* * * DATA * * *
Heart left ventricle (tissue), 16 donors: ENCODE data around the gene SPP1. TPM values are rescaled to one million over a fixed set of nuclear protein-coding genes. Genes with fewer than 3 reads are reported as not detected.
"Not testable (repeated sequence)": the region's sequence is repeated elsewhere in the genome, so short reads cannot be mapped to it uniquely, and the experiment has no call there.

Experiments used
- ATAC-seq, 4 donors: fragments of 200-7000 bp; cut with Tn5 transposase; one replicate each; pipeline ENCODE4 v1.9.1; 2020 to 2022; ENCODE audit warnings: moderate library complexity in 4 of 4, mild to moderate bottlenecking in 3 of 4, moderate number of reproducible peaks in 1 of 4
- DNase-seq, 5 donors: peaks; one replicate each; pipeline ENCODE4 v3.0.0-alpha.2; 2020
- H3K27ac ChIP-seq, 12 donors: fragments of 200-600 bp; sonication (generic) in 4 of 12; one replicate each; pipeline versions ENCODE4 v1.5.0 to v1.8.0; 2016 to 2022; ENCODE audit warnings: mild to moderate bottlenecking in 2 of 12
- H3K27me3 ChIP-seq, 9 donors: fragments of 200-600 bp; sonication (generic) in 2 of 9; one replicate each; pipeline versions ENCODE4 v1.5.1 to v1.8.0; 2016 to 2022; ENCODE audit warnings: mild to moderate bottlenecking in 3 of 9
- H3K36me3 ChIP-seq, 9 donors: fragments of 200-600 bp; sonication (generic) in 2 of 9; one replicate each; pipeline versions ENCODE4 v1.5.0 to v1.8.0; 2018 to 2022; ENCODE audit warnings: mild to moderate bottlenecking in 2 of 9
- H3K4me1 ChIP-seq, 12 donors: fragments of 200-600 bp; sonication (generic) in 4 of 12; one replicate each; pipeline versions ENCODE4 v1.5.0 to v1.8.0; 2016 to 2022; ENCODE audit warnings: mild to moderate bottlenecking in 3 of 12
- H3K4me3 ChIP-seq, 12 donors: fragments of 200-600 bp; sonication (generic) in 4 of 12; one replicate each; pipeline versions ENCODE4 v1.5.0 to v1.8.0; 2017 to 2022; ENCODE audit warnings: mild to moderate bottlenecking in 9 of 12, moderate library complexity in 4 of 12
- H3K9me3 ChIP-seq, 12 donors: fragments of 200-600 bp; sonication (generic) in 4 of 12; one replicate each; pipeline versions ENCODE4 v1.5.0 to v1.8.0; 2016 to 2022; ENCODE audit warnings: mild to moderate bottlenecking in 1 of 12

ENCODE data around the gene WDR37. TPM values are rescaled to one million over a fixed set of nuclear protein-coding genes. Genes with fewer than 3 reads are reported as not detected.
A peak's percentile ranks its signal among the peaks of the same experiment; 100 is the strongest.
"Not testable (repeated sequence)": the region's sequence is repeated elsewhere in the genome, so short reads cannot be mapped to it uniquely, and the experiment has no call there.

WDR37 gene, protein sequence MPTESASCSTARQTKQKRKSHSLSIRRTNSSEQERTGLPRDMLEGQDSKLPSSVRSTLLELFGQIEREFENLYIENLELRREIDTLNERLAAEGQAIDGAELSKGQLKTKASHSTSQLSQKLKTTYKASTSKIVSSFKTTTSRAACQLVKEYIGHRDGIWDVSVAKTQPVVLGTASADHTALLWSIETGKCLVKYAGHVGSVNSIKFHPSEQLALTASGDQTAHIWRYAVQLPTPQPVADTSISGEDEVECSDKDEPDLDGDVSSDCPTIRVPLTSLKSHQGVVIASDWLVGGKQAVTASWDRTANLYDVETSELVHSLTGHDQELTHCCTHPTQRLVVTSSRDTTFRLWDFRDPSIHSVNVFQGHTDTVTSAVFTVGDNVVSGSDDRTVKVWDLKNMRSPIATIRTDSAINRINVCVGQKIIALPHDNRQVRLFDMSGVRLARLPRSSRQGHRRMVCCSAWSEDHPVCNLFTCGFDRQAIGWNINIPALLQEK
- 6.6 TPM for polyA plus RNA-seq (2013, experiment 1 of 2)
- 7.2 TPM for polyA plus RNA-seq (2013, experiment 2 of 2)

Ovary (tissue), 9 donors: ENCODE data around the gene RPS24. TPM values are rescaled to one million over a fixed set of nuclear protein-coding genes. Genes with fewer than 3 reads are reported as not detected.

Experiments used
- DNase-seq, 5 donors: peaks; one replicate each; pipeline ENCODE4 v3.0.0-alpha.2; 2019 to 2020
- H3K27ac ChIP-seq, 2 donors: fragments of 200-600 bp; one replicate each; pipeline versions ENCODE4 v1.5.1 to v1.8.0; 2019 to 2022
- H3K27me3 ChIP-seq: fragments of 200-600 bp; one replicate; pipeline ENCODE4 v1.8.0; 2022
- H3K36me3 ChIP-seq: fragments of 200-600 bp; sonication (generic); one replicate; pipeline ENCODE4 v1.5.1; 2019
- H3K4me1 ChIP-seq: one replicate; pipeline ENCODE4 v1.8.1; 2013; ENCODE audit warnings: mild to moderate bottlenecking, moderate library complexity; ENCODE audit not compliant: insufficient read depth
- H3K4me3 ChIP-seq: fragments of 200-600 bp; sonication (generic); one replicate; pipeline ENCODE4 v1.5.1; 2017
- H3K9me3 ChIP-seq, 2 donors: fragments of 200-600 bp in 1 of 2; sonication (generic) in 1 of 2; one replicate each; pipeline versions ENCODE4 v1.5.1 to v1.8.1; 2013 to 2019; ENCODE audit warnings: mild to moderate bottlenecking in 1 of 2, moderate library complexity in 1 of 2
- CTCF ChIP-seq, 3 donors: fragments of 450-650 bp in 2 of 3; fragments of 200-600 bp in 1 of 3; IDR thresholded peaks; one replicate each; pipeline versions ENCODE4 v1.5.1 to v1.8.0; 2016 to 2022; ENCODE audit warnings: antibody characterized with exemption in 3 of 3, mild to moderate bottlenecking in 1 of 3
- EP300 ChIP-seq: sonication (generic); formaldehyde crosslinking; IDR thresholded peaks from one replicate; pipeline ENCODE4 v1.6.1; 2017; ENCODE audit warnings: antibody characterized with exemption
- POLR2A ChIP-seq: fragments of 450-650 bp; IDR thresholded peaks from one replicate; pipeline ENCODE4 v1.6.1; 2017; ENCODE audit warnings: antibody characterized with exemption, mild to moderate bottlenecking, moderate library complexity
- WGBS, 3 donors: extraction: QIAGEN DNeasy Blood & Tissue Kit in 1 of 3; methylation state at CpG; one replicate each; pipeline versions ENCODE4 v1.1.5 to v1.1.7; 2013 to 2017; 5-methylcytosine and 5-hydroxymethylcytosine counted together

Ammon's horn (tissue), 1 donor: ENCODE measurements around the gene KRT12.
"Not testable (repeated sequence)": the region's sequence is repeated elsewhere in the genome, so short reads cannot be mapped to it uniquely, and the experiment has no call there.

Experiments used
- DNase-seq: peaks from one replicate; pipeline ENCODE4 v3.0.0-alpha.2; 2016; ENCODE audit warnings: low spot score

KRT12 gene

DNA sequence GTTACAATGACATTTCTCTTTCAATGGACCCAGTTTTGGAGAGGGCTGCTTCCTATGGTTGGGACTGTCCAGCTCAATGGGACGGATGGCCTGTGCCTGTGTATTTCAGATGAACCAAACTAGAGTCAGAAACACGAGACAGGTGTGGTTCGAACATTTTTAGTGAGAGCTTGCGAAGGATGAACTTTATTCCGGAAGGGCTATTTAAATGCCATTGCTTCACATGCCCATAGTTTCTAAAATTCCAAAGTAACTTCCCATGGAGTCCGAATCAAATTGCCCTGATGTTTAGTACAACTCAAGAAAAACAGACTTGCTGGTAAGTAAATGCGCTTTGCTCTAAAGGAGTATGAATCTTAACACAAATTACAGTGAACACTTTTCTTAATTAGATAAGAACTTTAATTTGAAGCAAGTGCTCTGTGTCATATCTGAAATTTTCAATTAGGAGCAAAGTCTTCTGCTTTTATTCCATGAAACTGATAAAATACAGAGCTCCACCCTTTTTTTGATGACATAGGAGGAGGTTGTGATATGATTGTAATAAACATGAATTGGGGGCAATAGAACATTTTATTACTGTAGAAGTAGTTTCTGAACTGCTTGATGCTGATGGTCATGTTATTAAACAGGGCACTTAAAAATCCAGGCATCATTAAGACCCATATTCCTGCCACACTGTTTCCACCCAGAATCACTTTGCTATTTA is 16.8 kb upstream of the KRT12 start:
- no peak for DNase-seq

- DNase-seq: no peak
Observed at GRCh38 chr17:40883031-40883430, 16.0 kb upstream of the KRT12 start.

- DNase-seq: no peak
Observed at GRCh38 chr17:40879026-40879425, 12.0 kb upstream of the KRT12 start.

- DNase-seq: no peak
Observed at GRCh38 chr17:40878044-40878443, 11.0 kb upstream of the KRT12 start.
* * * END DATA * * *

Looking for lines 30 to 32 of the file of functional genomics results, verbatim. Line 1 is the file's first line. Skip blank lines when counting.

- WGBS, 3 donors: extraction: QIAGEN DNeasy Blood & Tissue Kit in 1 of 3; methylation state at CpG; one replicate each; pipeline versions ENCODE4 v1.1.5 to v1.1.7; 2013 to 2017; 5-methylcytosine and 5-hydroxymethylcytosine counted together

Ammon's horn (tissue), 1 donor: ENCODE measurements around the gene KRT12.
"Not testable (repeated sequence)": the region's sequence is repeated elsewhere in the genome, so short reads cannot be mapped to it uniquely, and the experiment has no call there.